$$f^* : \Pic(X)\to\Pic(X')$$ (respectively,
$$f^* : C(X)\to C(X')).$$ If $X'$ is an open set in $X$ whose codimension of the complement is at least 2 and if $f$ is the imbedding of $X'$ into $X$, then $f^* : C(X)\to C(X')$ is an isomorphism, while $f^* : \Pic(X)\to\Pic(X')$ is an isomorphism if the scheme $X$ is locally factorial.
Let $X$ be a smooth projective variety over $\C$. Any divisor $D$ on $X$ defines a homology class
$$[D] \in H_{2\dim X -2}(X,\Z).$$ The cohomology class which is Poincaré dual to $[D]$ is identical with the Chern class $c_1(\c O_X(D))\in H^2(X,\Z)$ of the invertible sheaf $\c O_X(D)$. Thus there appears a homological equivalence on $\Div(X)$. There exists a theory of intersections of divisors [Sh], leading to the concept of algebraic equivalence of divisors (cf. Algebraic cycle). The group
$$\def\a{\alpha}\Pic^0(X) = \Div_\a(X)/\Div_l(X),$$ where $\Div_\a(X)$ denotes the group of divisors which are algebraically equivalent to zero, is naturally provided with the structure of an Abelian variety (the Picard variety; if $X$ is a curve, it is also called the Jacobi variety of $X$). The group $\Div(X)/\Div_\a(X)$, known as the Néron–Severi group, has a finite number of generators. The last two facts also apply to algebraic varieties over an arbitrary field.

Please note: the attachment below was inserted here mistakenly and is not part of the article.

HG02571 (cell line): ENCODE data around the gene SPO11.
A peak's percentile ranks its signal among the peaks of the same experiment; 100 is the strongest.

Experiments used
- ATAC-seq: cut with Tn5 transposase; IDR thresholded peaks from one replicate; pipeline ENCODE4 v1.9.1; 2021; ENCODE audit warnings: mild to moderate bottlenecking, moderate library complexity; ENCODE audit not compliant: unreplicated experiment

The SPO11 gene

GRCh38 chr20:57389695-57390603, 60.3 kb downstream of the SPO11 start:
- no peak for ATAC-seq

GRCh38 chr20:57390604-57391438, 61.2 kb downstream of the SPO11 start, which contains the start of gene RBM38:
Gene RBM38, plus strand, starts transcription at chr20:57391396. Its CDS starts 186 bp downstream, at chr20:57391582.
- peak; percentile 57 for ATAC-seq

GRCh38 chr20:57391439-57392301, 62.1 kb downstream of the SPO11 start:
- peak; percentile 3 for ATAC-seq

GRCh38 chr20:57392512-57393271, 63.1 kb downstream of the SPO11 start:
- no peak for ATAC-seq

If $X$ is a one-dimensional complex manifold (a Riemann surface), a divisor on $X$ is a finite linear combination
$$D=\sum_i k_ix_i,$$ where $k_i\in\Z$, $x_i\in X$. The number $\sum k_i$ is called the degree of the divisor $D$. For a compact Riemann surface $X$ of genus $g$ the group of divisor classes of degree zero is a $g$-dimensional Abelian variety and is identical with the Picard variety (or with the Jacobi variety). If $f$ is a meromorphic function on $X$, a principal divisor is
$$\div(f) = \sum_i m_ix_i - \sum_j n_jy_j,$$ where $x_i$ are the zeros and $y_j$ are the poles of $f$ and $m_i,$, $n_j$ are their multiplicities. Then $\sum_i m_i = \sum_j n_j,$, i.e. a principal divisor has degree 0. A divisor of degree 0 on $X$ is principal if and only if there exists a singular one-dimensional chain $C$ such that
$$\partial C = D \textrm{ and } \int_C \omega = 0$$ for all holomorphic forms $\omega$ of degree 1 on $X$ (Abel's theorem). See also Abelian differential.
References
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Divisor(2). Encyclopedia of Mathematics. URL: http://encyclopediaofmath.org/index.php?title=Divisor(2)&oldid=28592